A team of researchers and students from The Australian Centre for Robotic Vision has taken out first prize in the 2017 Amazon Robotics Challenge at RoboCup in Nagoya Japan, scooping a prize of US $80,000.
True to the nature of its sponsor, the Amazon Robotics Challenge tasked each of the 16 teams involved with designing and building the hardware and software required to successfully pick and stow items in a warehouse.
Team ACRV developed a Cartesian robot to solve the problem, and was the only team to take that approach. The machine, dubbed Cartman, is capable of moving along three axes at right angles to each other, like a gantry crane. Cartman incorporates a rotating gripper that allows it to pick up items using either suction or a simple two-finger grip.
Fifteen members of the centre’s 27-strong team of researchers, sourced from QUT, The University of Adelaide and the Australian National University, were in Japan for the event.
According to team leader Dr Juxi Leitner: “With six degrees of articulation and both a claw and suction gripper, Cartman gives us more flexibility to complete the tasks than most robots can offer. Cartman is robust and tackles the task in an innovative way and is also cost effective. We learnt from our experience last year when we used an off-the-shelf robot. I think we had the lowest cost robot at the event!"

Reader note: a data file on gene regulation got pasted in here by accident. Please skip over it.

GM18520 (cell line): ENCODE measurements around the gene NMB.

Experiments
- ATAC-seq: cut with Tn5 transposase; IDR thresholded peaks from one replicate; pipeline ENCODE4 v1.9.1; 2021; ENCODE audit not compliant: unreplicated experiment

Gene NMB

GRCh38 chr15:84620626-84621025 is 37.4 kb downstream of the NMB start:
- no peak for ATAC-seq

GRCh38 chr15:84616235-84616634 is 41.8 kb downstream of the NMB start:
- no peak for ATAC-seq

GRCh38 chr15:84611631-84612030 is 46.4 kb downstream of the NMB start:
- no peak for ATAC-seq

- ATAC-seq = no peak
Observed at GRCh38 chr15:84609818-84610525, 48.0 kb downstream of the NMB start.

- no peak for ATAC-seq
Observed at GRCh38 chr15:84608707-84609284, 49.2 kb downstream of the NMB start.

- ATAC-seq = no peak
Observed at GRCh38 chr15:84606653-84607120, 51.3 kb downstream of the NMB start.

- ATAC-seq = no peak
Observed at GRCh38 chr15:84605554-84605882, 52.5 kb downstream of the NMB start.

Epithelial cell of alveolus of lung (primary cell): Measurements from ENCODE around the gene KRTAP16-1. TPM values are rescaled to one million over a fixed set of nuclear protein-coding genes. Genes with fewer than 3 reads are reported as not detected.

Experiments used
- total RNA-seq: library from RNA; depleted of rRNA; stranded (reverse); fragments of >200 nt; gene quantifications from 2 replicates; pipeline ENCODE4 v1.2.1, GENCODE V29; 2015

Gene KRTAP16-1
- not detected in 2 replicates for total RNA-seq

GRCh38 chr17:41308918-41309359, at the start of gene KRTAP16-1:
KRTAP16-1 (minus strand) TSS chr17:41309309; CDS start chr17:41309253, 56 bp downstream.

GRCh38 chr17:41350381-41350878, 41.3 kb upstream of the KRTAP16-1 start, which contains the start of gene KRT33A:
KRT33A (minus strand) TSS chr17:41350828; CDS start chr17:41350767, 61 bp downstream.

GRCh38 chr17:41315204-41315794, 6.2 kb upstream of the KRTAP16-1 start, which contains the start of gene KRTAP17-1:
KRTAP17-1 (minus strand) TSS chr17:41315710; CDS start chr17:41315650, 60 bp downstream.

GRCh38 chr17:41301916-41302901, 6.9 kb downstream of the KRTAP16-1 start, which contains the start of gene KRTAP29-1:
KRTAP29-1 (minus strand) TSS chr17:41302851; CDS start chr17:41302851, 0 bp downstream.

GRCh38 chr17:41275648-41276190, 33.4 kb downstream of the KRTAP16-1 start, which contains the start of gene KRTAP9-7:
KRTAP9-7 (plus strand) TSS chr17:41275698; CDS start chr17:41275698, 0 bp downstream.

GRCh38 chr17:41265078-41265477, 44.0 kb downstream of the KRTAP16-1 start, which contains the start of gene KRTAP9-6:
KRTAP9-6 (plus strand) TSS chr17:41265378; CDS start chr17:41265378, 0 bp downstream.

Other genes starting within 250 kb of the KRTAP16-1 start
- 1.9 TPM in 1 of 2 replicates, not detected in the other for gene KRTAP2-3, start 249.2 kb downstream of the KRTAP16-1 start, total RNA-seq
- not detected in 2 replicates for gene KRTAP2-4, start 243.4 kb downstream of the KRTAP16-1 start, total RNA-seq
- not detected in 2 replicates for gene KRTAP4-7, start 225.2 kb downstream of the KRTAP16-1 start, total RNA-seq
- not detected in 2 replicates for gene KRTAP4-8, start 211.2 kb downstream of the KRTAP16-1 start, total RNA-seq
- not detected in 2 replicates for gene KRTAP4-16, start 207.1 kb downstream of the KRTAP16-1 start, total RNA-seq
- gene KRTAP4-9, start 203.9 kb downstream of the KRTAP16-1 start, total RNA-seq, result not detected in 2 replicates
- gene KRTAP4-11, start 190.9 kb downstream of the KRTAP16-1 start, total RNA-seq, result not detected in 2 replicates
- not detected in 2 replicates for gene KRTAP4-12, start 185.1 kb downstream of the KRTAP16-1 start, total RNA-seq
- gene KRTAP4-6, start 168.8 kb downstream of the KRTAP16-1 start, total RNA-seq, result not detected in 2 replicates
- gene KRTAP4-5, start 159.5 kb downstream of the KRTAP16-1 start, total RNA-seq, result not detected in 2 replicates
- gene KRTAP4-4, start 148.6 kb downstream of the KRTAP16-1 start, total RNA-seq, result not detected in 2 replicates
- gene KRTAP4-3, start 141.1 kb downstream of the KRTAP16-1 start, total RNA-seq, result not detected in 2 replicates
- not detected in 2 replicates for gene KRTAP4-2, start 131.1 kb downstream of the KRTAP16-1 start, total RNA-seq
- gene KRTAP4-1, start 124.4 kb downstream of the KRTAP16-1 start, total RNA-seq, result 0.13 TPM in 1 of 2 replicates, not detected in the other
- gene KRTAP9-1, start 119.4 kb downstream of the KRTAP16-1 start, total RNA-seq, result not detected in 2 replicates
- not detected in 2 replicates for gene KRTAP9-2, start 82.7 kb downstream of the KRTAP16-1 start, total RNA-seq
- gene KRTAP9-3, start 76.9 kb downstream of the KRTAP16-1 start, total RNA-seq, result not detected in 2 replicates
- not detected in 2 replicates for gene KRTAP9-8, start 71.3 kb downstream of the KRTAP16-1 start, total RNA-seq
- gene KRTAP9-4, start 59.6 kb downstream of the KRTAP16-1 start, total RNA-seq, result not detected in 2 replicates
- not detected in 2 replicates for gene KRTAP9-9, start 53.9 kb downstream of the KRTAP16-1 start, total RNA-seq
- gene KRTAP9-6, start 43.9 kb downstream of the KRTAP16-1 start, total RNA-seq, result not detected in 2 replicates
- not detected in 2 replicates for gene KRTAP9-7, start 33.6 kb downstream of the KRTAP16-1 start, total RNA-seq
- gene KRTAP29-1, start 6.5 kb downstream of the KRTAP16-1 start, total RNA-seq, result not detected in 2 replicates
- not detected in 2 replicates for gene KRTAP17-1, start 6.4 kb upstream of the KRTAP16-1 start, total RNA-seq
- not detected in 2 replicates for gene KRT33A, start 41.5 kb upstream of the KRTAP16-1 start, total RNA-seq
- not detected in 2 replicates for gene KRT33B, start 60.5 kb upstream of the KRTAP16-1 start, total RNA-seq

The tasks required for the Amazon Challenge combined object recognition, pose recognition, grasp planning, compliant manipulation, motion planning, task planning, task execution, and error detection and recovery. The robots were scored by how many items they successfully picked and stowed in a fixed amount of time.
"We are world leaders in robotic vision and we're pushing the boundaries of computer vision and machine learning to complete these tasks in an unstructured environment," added Dr Leitner.